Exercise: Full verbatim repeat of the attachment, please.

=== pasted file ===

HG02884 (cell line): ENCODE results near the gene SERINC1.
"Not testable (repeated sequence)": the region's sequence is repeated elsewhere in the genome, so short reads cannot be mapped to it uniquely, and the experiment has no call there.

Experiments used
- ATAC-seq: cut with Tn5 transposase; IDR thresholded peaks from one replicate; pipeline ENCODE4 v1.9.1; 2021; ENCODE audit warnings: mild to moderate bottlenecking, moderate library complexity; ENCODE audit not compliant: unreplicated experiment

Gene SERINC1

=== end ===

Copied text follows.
HG02884 (cell line): ENCODE results near the gene SERINC1.
"Not testable (repeated sequence)": the region's sequence is repeated elsewhere in the genome, so short reads cannot be mapped to it uniquely, and the experiment has no call there.

Experiments used
- ATAC-seq: cut with Tn5 transposase; IDR thresholded peaks from one replicate; pipeline ENCODE4 v1.9.1; 2021; ENCODE audit warnings: mild to moderate bottlenecking, moderate library complexity; ENCODE audit not compliant: unreplicated experiment

Gene SERINC1